The end of the year can bring forward multiple hiring challenges, like talent shortage. Whether you’re short staffed and need to hire a bunch of people, or in need of just the right candidate to fill the niche position, hiring during the holidays can be tricky. Here are some simple & solid ways to improve your hiring process during the holiday season.
Ask about resolutions & long-term goals.
Top talent candidates are often afraid to leap into a new job, due to the fact that they’ll have less time to spend with their family. Also, many times recruiters will encounter impressive talent that’s only looking for part-time or temp work. They’re not “in it for the long haul.”
Asking about long-term goals will give a lot of insight on whether or not they’re looking for a permanent position or a temporary position. To see if your candidate is committed to the job role you’re about to offer, encourage them to share their professional goals for 2018 and beyond. Note if their answer aligns with your company’s goals, or if you notice any inconsistencies.
Define success upfront.
Your job post might be attracting short-term candidates who are looking for some extra income during the holidays. Many times these candidates expect to leave the job early in the new year. While you can’t force someone to be honest with their goals, you can ask strategic questions and look for red flags. Try to focus on attracting the right talent who wants a longer-term solution and would commit to growing with your company.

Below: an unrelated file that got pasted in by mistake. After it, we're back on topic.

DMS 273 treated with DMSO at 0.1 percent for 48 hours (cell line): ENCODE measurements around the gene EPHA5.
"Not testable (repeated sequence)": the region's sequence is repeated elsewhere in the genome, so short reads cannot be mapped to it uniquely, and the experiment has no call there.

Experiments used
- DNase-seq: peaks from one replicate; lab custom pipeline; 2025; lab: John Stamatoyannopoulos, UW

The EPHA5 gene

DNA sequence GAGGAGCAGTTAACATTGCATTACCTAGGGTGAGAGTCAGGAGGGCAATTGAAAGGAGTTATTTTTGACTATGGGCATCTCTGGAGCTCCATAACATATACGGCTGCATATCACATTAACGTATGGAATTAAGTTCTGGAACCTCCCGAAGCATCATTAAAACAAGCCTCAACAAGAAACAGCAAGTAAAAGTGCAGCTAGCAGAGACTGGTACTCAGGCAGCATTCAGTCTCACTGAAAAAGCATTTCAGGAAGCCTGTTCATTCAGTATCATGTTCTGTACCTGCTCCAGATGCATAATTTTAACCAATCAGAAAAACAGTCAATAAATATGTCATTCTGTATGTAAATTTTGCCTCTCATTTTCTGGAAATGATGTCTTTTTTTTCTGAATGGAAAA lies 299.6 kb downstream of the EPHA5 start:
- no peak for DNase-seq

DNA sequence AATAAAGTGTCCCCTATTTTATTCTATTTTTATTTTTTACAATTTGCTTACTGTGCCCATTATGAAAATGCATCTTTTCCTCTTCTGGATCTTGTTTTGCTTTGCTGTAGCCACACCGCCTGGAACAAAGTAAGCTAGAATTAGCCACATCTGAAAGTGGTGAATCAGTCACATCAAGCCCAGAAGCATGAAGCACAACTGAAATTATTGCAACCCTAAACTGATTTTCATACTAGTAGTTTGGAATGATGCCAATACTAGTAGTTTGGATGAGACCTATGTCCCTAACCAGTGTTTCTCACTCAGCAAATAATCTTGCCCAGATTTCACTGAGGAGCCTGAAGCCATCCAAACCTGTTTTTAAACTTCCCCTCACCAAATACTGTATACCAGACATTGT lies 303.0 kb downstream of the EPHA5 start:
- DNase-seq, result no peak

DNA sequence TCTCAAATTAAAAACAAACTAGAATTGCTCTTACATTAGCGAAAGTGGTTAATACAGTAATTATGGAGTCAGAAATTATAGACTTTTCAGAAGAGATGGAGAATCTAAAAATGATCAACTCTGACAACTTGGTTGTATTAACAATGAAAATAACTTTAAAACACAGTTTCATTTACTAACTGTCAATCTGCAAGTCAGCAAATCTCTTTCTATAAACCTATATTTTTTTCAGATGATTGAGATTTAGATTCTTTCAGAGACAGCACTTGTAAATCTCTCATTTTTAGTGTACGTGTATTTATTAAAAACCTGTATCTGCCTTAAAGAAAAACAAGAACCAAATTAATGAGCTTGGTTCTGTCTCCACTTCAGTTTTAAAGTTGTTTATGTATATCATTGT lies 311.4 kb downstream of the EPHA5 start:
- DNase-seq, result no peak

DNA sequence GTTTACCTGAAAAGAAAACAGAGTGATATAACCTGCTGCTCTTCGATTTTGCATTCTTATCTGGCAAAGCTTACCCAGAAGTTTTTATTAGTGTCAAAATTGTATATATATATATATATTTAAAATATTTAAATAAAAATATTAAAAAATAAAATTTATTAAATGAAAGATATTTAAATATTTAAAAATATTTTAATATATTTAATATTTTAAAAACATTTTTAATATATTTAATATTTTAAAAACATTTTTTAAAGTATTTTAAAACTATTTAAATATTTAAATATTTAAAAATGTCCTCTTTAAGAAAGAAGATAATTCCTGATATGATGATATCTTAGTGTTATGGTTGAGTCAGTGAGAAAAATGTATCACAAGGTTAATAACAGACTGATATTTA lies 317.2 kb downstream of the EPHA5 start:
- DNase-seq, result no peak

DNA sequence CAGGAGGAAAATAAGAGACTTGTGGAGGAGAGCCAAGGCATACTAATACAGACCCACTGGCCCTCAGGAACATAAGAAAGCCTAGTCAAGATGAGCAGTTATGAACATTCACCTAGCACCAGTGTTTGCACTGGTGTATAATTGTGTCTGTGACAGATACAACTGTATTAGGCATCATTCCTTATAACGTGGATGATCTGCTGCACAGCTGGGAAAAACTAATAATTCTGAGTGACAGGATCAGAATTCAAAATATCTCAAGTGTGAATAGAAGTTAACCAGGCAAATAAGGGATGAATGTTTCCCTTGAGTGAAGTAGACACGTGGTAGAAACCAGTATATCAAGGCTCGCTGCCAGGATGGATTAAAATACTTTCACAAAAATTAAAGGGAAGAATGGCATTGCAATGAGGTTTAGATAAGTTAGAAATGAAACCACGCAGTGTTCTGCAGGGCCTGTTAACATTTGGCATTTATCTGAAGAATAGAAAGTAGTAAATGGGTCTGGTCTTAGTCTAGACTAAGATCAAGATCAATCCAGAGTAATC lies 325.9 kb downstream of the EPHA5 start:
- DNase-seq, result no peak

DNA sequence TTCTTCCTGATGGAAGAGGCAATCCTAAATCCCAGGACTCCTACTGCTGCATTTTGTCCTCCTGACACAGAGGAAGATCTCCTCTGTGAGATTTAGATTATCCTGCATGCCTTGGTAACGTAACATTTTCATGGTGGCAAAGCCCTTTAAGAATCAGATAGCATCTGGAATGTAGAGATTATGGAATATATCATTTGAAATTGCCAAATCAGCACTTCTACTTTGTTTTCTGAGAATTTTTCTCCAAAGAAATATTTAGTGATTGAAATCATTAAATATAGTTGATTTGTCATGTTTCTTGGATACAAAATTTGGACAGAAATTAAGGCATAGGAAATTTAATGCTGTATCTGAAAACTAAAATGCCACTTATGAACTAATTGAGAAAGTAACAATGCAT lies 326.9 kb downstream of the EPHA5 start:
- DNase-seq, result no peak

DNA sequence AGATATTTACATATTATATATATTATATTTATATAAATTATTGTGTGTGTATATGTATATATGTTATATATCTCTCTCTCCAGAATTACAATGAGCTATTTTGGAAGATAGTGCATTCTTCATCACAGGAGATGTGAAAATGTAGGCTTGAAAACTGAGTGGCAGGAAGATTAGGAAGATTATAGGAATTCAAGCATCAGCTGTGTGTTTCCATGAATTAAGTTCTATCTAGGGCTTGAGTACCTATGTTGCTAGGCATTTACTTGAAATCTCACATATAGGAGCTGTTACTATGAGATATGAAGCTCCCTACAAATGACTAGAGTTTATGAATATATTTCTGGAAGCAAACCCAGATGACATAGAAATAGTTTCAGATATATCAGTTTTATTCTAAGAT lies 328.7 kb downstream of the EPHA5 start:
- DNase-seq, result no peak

This starts by defining what success looks like in the prospective role. Define what job-well-done looks like, and set measurable performance goals in your job description so candidates will know early in the hiring process that you’re looking for someone long-term.
How do you measure success in the role at hand? By setting and clearly explaining goals, you can demonstrate how meeting and exceeding expectations could lead to salary advancement and more earning potential. Step out the long-term job position and the points of evaluation. Those who are eager to please will like knowing exactly when their performance will be judged and how much time they have to learn, grow and advance in between.
Showcase the company’s culture.
Companies that clearly lay out plans for career advancement have better luck attracting top talent candidates. Look at your company culture and the support system that’s created to help long-term employees advance in their careers – showcase that. If your company culture loves long-term relationships and watching employees thrive, make sure to let your candidates know! Candidates who are looking to make a leap will jump at the opportunity, and those who are hesitant will be more inclined to apply if they know that they’re going to be supported and not smothered in their efforts to grow.
Hiring during the holidays can be tricky. Consider reevaluating some of your questions or the way in which you’re presenting your company. Asking candidates about their long-term goals can help to vet those that are looking for long-term employment versus those who are in it for short-term cash. Define what success looks like, right in your job posting and the metrics thereof. Share opportunities for career advancement and incentives for long-term employment. Talented candidates are often cautious when making a career leap, so make sure you’re being as clear as possible when sharing your company culture and support system for advancement in your candidate’s career path.